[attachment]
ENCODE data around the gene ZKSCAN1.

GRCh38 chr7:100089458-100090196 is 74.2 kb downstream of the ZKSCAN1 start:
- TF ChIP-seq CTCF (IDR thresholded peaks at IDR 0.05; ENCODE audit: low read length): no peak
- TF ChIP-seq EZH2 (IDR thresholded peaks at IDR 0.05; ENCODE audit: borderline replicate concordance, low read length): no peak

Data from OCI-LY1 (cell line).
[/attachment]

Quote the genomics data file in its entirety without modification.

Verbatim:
ENCODE data around the gene ZKSCAN1.

GRCh38 chr7:100089458-100090196 is 74.2 kb downstream of the ZKSCAN1 start:
- TF ChIP-seq CTCF (IDR thresholded peaks at IDR 0.05; ENCODE audit: low read length): no peak
- TF ChIP-seq EZH2 (IDR thresholded peaks at IDR 0.05; ENCODE audit: borderline replicate concordance, low read length): no peak

Data from OCI-LY1 (cell line).